into three ranks, according to the judgment of the trustees as
to their standing. Promotions and degradations were made
from time to time by a committee appointed by the town. The
men of the first rank received three acres to two granted those
of the second and to one granted those in the third. The major-
ity were of the second rank, though more were of the third than
of the first. For ten years this ranking system was in force.
But it broke down when in 1681 the committee granted to five

Historical Address 77

men, their heirs and assigns forever, "the full right and interest
of the highest rank. " It was all these freemen could stand to
have a landed aristocracy. But to have it made hereditary
they would not endure, and so the town by unanimous vote
repudiated the act of the committee, and from that time the
practice went into disuse.

Captain Thomas Willett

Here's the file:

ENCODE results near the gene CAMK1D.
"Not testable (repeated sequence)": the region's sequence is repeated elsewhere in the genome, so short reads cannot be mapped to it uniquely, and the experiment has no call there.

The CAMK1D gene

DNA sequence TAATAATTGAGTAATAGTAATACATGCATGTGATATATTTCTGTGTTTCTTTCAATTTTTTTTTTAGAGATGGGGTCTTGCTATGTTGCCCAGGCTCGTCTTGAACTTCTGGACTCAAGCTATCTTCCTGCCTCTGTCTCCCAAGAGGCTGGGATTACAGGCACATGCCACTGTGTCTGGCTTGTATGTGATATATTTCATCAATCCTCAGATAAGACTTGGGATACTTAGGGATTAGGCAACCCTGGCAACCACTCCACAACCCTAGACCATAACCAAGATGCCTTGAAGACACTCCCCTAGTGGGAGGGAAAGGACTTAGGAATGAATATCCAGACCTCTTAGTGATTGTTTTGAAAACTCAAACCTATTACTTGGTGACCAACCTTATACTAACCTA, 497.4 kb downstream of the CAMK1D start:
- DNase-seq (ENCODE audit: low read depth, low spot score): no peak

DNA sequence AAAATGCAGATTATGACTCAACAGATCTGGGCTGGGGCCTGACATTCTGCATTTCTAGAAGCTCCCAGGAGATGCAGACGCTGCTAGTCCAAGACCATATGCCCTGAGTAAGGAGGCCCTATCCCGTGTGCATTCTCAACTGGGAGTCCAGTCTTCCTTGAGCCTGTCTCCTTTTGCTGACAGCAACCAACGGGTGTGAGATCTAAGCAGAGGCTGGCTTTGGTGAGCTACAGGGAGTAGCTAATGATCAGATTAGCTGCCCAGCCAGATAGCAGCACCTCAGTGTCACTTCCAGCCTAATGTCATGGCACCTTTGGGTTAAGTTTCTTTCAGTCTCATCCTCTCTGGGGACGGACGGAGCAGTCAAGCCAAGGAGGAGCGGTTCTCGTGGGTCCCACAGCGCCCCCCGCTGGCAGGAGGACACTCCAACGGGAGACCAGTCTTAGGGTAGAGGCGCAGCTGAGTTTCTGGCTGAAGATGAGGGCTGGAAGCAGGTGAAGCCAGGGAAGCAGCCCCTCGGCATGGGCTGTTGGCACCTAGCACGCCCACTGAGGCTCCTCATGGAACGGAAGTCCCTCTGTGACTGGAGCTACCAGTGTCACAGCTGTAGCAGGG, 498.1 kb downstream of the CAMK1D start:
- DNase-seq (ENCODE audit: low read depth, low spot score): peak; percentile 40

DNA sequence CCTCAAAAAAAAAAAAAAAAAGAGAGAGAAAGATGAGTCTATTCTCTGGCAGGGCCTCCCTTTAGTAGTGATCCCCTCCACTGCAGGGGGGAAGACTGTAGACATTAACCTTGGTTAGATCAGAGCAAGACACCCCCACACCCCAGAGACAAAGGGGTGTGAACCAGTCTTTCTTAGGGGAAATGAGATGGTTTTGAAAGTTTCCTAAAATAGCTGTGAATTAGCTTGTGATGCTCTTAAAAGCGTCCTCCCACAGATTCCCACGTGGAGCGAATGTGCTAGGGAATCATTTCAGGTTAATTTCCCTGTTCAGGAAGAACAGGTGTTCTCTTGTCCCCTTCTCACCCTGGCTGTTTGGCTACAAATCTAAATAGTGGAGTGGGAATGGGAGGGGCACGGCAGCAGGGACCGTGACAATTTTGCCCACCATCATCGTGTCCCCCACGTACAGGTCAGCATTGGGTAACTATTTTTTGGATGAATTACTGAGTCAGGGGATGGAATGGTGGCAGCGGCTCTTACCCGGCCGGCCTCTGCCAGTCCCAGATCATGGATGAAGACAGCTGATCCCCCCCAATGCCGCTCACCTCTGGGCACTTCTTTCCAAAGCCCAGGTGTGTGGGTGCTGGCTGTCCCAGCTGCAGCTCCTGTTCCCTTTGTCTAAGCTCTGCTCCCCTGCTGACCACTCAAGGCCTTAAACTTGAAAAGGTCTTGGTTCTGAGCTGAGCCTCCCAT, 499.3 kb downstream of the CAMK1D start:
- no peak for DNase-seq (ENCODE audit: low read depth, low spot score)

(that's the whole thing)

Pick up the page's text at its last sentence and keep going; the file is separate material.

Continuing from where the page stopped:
Of Capt. Thomas Willett much might be said. One of the
last of the Ley den colony to come to Plymouth, he early se-
cured and always enjoyed the confidence of the colonists.
Their agent at the Maine trading posts, successor of Miles
Standish in mihtary command, largely engaged in coastwise
traffic, long an assistant in the Plymouth government, an
arbitrator between his colony and Rhode Island on boundary
disputes, chosen by Governor Stuyvesant of New Amsterdam
as a man of fairness and integrity to represent the Dutch in
their controversy with the English. "More acquainted with
the manners and customs of the Dutch than any Englishman
in the colony, " and hence the leading adviser of the English in
the negotiations which resulted in the surrender of New
Amsterdam; prominent in organizing New York, its first
mayor, and who "twice did sustaine the place," trusted
beyond any other man by EngUsh, Dutch and Indians, a settler
in Swansea as early as 1659 or '60, and until his death its
foremost citizen, dying Aug. 4th, 1674, less than a year before
Swansea was ravaged by Philip's Indians, buried with his wife
near the head of Bullock's cove in East Providence ; such in out-